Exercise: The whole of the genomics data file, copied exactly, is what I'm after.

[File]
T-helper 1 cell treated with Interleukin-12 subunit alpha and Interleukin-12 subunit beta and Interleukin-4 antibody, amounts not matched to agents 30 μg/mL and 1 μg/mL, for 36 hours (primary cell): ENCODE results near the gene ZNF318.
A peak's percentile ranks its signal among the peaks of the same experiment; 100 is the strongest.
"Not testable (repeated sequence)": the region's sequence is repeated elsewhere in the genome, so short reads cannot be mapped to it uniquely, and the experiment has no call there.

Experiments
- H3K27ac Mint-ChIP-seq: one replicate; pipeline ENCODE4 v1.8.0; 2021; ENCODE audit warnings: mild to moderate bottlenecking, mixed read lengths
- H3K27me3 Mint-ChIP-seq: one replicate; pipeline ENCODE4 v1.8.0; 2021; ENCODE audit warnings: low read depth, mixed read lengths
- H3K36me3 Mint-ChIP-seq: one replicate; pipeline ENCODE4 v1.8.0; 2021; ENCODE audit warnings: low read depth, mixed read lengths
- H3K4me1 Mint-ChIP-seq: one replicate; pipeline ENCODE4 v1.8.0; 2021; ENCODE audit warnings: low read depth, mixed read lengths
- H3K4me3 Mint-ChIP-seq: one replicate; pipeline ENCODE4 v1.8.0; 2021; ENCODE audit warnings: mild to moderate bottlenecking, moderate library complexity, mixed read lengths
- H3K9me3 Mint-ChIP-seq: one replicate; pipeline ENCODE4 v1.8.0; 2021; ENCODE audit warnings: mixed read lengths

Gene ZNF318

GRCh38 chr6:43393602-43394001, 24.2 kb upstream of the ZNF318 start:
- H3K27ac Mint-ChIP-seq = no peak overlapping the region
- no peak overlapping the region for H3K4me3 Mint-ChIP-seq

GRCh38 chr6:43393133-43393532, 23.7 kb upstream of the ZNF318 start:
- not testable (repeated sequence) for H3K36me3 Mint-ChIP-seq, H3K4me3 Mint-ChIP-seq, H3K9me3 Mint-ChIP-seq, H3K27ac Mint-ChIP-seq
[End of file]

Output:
T-helper 1 cell treated with Interleukin-12 subunit alpha and Interleukin-12 subunit beta and Interleukin-4 antibody, amounts not matched to agents 30 μg/mL and 1 μg/mL, for 36 hours (primary cell): ENCODE results near the gene ZNF318.
A peak's percentile ranks its signal among the peaks of the same experiment; 100 is the strongest.
"Not testable (repeated sequence)": the region's sequence is repeated elsewhere in the genome, so short reads cannot be mapped to it uniquely, and the experiment has no call there.

Experiments
- H3K27ac Mint-ChIP-seq: one replicate; pipeline ENCODE4 v1.8.0; 2021; ENCODE audit warnings: mild to moderate bottlenecking, mixed read lengths
- H3K27me3 Mint-ChIP-seq: one replicate; pipeline ENCODE4 v1.8.0; 2021; ENCODE audit warnings: low read depth, mixed read lengths
- H3K36me3 Mint-ChIP-seq: one replicate; pipeline ENCODE4 v1.8.0; 2021; ENCODE audit warnings: low read depth, mixed read lengths
- H3K4me1 Mint-ChIP-seq: one replicate; pipeline ENCODE4 v1.8.0; 2021; ENCODE audit warnings: low read depth, mixed read lengths
- H3K4me3 Mint-ChIP-seq: one replicate; pipeline ENCODE4 v1.8.0; 2021; ENCODE audit warnings: mild to moderate bottlenecking, moderate library complexity, mixed read lengths
- H3K9me3 Mint-ChIP-seq: one replicate; pipeline ENCODE4 v1.8.0; 2021; ENCODE audit warnings: mixed read lengths

Gene ZNF318

GRCh38 chr6:43393602-43394001, 24.2 kb upstream of the ZNF318 start:
- H3K27ac Mint-ChIP-seq = no peak overlapping the region
- no peak overlapping the region for H3K4me3 Mint-ChIP-seq

GRCh38 chr6:43393133-43393532, 23.7 kb upstream of the ZNF318 start:
- not testable (repeated sequence) for H3K36me3 Mint-ChIP-seq, H3K4me3 Mint-ChIP-seq, H3K9me3 Mint-ChIP-seq, H3K27ac Mint-ChIP-seq